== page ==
Do you want conspiracy theorists to create the nation's scientific research agenda? Does it make sense to take their bizarre views seriously?
Consider just a handful of the strange and false claims that currently abound and the damage they've caused: AIDS was created by the CIA and is spread throughout Africa via polio inoculations; mercury in vaccinations cause autism; and adding fluoride to drinking water was a communist plot to undermine the strength of Americans. Or consider the nature of science education when weird conspiracy theories like the following are taught as fact: the lunar landing was a hoax; the energy companies are suppressing research showing that it is possible to power automobiles with water; and the massive die-off of honeybees are the result of the desire by food corporations to control the production of our food supply.
Crazy, right? Now add to the mix an outsized dollop of fundamentalist religion, a multi-million dollar theme park disguised as a museum, and a huge ego coupled with a publicity department. What you get is actually a number of very interesting things that are worthy of our attention.
Ken Ham, the head of the Creation Museum cum theme park, penned a column this week that "explained" the reason for a portion of NASA's research activity. He asserted that "The search for extraterrestrial life is really driven by man's rebellion against God in a desperate attempt to supposedly prove evolution!"
The most striking aspect of this sentence is that in just 21 words Ham was able to make so many major scientific and intellectual blunders. Let me point out just the three most obvious. First, the modern theory of evolution, both that allele frequencies in a population change over time and that descent with modification has occurred among the Earth's biota, in no way rests on the existence or non-existence of extraterrestrial life.
Second, science proceeds by disproof rather than proof. While a great experiment or careful observations can yield data that demonstrate that a scientific hypothesis is incorrect, no experiment will "prove" a scientific theory. Scientists always have to be open to the possibility that a better, a fuller, explanation for the data before them might be offered.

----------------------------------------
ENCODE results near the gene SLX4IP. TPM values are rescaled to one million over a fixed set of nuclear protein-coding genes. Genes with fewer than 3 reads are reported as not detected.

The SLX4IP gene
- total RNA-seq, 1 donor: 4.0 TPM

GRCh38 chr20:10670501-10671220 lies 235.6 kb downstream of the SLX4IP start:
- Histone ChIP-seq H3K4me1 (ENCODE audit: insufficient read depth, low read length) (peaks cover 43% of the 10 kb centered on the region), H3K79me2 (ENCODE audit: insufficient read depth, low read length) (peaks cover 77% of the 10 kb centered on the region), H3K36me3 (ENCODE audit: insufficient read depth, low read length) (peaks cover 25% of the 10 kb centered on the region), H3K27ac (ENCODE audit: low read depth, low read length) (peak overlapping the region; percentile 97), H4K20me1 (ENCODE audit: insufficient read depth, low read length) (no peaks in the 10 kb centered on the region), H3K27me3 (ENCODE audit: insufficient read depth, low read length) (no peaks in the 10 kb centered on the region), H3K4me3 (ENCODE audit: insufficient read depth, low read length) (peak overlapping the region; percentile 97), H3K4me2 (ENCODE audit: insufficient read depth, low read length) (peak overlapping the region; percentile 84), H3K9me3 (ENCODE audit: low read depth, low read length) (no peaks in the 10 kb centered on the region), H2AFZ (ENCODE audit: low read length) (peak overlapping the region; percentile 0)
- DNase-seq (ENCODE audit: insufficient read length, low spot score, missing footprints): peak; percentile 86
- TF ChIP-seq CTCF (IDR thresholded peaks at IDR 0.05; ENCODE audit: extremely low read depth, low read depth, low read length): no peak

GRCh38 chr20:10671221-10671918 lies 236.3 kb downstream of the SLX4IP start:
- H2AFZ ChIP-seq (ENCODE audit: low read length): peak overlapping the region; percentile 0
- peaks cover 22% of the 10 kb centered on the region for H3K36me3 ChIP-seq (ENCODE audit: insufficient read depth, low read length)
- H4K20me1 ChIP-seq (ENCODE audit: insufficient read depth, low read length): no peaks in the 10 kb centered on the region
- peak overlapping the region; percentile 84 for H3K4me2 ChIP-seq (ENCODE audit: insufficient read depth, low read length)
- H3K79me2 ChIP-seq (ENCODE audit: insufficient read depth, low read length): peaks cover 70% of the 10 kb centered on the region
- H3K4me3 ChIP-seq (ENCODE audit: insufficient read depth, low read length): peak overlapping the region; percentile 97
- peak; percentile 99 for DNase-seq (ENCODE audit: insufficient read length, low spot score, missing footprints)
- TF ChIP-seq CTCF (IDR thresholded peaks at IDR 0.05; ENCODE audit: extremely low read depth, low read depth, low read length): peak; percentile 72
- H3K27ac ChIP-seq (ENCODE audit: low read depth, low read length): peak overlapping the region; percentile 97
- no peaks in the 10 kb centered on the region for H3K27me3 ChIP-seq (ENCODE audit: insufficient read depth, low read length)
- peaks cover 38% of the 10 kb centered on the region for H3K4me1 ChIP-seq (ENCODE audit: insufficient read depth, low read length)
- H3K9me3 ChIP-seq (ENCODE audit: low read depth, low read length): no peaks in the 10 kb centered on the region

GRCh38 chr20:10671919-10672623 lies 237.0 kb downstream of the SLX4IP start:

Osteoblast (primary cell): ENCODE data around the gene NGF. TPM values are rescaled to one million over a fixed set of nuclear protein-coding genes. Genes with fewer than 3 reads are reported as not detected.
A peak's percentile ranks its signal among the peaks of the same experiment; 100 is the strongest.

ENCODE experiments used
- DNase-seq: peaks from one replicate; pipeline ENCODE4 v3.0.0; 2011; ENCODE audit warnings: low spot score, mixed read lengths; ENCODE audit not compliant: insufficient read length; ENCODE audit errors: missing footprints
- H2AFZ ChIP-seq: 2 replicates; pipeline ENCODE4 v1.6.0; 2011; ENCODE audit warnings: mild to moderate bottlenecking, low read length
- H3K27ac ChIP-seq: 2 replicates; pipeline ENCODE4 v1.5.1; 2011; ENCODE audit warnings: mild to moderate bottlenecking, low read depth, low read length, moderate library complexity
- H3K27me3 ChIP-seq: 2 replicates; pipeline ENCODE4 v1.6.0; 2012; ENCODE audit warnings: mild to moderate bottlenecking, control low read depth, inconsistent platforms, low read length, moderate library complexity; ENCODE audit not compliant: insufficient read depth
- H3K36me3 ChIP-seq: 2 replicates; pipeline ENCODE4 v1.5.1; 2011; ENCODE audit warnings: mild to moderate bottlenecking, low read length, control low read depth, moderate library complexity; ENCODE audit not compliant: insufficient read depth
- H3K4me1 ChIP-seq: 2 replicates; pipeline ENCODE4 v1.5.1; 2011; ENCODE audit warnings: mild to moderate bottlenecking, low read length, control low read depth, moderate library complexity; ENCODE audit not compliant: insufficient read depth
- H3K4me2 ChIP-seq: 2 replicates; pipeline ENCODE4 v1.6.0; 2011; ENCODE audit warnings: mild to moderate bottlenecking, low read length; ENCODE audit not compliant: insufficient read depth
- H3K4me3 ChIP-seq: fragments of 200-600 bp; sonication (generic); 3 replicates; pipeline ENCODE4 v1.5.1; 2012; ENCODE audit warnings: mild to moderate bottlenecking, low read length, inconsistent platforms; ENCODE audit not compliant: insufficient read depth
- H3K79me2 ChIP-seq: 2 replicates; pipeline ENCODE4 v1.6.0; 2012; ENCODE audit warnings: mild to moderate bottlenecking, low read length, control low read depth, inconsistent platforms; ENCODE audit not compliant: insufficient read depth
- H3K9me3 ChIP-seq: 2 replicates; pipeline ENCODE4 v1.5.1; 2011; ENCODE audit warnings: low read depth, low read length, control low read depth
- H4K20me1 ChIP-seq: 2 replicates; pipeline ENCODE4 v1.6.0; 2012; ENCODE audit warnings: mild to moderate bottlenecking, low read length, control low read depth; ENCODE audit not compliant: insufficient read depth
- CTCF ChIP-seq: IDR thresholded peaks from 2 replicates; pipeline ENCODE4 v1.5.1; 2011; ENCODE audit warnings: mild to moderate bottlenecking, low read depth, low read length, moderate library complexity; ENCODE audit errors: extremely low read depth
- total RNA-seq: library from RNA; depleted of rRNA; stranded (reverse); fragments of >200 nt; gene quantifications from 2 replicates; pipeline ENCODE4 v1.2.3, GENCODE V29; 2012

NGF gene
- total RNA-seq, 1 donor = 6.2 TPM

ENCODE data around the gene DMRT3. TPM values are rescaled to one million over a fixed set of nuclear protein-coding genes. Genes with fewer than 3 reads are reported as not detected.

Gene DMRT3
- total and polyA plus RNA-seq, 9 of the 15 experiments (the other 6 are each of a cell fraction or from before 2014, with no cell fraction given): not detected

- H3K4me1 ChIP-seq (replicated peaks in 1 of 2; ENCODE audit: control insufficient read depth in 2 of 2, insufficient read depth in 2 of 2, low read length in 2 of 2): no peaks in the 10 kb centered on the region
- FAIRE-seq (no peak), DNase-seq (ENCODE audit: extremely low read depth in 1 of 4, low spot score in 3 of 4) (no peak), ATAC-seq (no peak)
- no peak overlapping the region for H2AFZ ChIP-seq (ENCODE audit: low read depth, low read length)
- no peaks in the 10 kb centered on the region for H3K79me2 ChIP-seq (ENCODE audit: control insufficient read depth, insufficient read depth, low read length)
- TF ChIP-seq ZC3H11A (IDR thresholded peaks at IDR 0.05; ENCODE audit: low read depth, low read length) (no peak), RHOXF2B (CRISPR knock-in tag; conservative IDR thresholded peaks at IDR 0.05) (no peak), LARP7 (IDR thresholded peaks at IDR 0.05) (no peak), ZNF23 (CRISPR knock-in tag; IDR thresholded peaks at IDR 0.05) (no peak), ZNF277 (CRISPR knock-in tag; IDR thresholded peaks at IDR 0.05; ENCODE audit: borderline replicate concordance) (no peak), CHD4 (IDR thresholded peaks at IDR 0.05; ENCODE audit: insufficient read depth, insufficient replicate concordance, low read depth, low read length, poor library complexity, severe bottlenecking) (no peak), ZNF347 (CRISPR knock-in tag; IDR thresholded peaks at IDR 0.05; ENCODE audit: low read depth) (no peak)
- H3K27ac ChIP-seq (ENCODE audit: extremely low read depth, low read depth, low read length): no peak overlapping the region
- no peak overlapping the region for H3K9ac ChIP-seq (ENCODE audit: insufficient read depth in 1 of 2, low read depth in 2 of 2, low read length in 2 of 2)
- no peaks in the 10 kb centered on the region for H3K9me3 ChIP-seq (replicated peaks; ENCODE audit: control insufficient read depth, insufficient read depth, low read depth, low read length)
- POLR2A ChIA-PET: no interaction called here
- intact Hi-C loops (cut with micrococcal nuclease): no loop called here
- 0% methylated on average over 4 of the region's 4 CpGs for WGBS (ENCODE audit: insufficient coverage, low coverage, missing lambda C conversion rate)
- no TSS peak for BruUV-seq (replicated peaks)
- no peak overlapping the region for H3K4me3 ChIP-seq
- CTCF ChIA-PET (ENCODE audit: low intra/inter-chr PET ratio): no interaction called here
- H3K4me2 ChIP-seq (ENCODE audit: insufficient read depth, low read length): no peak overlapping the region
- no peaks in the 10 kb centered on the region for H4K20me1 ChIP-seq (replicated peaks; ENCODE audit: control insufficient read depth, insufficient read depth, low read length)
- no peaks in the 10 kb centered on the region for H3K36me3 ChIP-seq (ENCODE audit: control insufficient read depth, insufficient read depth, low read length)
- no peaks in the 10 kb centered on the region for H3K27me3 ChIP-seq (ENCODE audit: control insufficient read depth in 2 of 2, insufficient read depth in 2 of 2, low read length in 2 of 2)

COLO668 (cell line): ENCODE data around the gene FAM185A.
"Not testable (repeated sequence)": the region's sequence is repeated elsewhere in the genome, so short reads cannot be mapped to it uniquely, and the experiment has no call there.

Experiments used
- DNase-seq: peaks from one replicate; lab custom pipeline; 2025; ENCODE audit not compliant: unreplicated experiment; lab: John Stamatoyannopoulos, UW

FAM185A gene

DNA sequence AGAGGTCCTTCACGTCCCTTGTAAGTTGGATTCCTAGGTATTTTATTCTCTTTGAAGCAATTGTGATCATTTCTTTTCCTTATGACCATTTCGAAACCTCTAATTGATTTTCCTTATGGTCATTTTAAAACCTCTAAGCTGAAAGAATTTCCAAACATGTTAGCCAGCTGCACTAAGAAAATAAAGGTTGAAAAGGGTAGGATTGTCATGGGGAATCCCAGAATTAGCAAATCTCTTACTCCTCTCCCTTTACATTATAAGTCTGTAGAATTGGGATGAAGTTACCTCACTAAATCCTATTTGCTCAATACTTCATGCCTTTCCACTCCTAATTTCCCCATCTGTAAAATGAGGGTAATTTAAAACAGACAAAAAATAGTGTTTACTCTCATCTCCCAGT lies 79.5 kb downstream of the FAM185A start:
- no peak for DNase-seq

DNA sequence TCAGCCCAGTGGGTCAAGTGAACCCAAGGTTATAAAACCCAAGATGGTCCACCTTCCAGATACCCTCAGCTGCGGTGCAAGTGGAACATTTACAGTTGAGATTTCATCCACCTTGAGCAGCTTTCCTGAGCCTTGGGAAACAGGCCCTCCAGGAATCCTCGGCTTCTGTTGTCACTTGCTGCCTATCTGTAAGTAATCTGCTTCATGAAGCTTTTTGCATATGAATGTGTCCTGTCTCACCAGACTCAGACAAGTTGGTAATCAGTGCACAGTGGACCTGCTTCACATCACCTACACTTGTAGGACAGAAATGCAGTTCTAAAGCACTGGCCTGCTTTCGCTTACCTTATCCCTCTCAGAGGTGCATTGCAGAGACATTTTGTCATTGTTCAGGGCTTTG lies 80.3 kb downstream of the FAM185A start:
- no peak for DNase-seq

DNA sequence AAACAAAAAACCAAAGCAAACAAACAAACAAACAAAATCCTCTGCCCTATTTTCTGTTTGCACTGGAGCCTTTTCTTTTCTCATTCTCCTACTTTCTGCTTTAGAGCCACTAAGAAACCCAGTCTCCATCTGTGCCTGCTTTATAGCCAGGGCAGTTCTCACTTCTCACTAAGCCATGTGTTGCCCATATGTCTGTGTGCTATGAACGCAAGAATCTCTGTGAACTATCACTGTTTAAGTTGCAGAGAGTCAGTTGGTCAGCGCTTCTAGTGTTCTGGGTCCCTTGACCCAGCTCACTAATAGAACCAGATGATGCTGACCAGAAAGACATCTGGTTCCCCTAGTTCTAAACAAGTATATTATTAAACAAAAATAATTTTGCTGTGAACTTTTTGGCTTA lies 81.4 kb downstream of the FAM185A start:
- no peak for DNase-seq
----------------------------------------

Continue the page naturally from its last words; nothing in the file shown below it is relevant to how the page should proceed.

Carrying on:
Third, it is an amazing act of hubris to declare an entire field of scientific investigation to be driven by "man's rebellion against God." Ham refers to those who are searching for extraterrestrial life as "secular scientists" ignoring the obvious fact that the field of astronomy, like all human endeavors, is populated by both religious and non-religious individuals. While no additional refutation of this point is really necessary, let me draw your attention to a single, impressive example that demonstrates just how inane Ham's conclusion is.
The American Astronomical Society (AAS) recently announced the 2014 winner of their Carl Sagan Medal. Their choice was Brother Guy Consolmagno, an astronomer at the Vatican Observatory. In their announcement, the AAS noted that, "As a Jesuit Brother, Guy has become the voice of the juxtaposition of planetary science and astronomy with Christian belief, a rational spokesperson who can convey exceptionally well how religion and science can co-exist for believers."
Guy has published numerous popular books on astronomy and, with Father Paul Mueller, another astronomer working at the Vatican Observatory, will release his latest book in October. The book, entitled Would You Baptize an Extraterrestrial? And Other Questions from the Astronomers' In-box at the Vatican Observatory, is one that Ham might want to read.
The book's eponymous question is particularly pertinent to Ham's essay in that he clearly proffered an answer:
the Bible makes it clear that Adam's sin affected the whole universe. This means that any aliens would also be affected by Adam's sin, but because they are not Adam's descendants, they can't have salvation... Only descendants of Adam can be saved... An understanding of the gospel makes it clear that salvation through Christ is only for the Adamic race--human beings who are all descendants of Adam.
Oddly enough, in a follow up essay, Ham has taken umbrage at news reports that he declared that aliens, if found, would be going to hell. But isn't that exactly what he said in his original essay?
Similarly, he is aghast that people have claimed that he called for a halt to the search for extraterrestrial life. Why such a claim should trouble him so is unclear since he began his original essay by saying, "I'm shocked at the countless hundreds of millions of dollars that have been spent over the years in the desperate and fruitless search for extraterrestrial life." And he went on to add, "I do believe there can't be other intelligent beings in outer space because of the meaning of the gospel." I can only assume that upon reading the responses generated by his original essay he became embarrassed and tried to re-craft his position.
It's worth noting that Ham's original essay ended not with his version of the gospel or with an additional crazy conspiracy theory about God-hating secular scientists. Instead it ended by focusing on what I believe his operation is really about: money. He encouraged readers to purchase materials from his store "to help teach people the truth about aliens and UFOs." As I've written before, when examining Ham and his theme park, you need to follow the money.